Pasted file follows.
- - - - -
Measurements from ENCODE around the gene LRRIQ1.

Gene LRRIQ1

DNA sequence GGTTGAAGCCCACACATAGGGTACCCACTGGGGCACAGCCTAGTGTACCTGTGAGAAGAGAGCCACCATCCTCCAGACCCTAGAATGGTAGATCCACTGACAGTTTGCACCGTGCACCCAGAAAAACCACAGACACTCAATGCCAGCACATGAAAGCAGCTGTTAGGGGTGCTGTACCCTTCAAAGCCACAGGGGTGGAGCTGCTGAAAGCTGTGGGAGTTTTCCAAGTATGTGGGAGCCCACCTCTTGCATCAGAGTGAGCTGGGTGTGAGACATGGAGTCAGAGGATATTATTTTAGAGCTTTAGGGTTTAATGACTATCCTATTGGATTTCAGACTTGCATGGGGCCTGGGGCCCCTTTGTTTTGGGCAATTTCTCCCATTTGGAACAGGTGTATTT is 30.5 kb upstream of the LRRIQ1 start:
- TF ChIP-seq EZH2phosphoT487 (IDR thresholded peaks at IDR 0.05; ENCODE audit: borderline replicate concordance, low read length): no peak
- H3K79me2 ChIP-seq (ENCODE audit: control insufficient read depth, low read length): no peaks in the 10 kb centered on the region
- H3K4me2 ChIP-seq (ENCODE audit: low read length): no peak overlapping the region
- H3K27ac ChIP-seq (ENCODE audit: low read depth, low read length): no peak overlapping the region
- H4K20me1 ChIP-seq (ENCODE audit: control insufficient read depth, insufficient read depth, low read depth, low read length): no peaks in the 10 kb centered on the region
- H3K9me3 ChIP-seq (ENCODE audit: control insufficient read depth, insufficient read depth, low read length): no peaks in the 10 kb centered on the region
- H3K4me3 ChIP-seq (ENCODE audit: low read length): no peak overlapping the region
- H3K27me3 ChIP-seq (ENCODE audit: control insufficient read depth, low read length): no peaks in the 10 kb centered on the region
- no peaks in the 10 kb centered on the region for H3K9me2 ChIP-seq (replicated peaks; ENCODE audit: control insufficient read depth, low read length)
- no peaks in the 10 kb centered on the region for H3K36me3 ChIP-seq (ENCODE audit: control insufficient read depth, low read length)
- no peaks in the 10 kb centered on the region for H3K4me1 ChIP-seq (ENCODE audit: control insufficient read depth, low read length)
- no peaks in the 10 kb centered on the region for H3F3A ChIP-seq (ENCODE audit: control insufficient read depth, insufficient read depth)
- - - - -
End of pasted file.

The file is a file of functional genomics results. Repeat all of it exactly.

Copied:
Measurements from ENCODE around the gene LRRIQ1.

Gene LRRIQ1

DNA sequence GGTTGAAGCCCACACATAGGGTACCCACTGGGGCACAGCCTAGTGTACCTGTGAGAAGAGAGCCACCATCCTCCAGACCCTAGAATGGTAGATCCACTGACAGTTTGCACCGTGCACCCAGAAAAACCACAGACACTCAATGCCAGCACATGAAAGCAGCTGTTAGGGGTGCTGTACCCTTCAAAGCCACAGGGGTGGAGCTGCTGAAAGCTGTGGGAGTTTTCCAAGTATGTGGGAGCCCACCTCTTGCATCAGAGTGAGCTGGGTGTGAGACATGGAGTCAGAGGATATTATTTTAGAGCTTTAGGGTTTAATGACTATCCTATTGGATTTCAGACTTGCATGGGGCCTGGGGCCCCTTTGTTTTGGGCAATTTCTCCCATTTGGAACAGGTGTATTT is 30.5 kb upstream of the LRRIQ1 start:
- TF ChIP-seq EZH2phosphoT487 (IDR thresholded peaks at IDR 0.05; ENCODE audit: borderline replicate concordance, low read length): no peak
- H3K79me2 ChIP-seq (ENCODE audit: control insufficient read depth, low read length): no peaks in the 10 kb centered on the region
- H3K4me2 ChIP-seq (ENCODE audit: low read length): no peak overlapping the region
- H3K27ac ChIP-seq (ENCODE audit: low read depth, low read length): no peak overlapping the region
- H4K20me1 ChIP-seq (ENCODE audit: control insufficient read depth, insufficient read depth, low read depth, low read length): no peaks in the 10 kb centered on the region
- H3K9me3 ChIP-seq (ENCODE audit: control insufficient read depth, insufficient read depth, low read length): no peaks in the 10 kb centered on the region
- H3K4me3 ChIP-seq (ENCODE audit: low read length): no peak overlapping the region
- H3K27me3 ChIP-seq (ENCODE audit: control insufficient read depth, low read length): no peaks in the 10 kb centered on the region
- no peaks in the 10 kb centered on the region for H3K9me2 ChIP-seq (replicated peaks; ENCODE audit: control insufficient read depth, low read length)
- no peaks in the 10 kb centered on the region for H3K36me3 ChIP-seq (ENCODE audit: control insufficient read depth, low read length)
- no peaks in the 10 kb centered on the region for H3K4me1 ChIP-seq (ENCODE audit: control insufficient read depth, low read length)
- no peaks in the 10 kb centered on the region for H3F3A ChIP-seq (ENCODE audit: control insufficient read depth, insufficient read depth)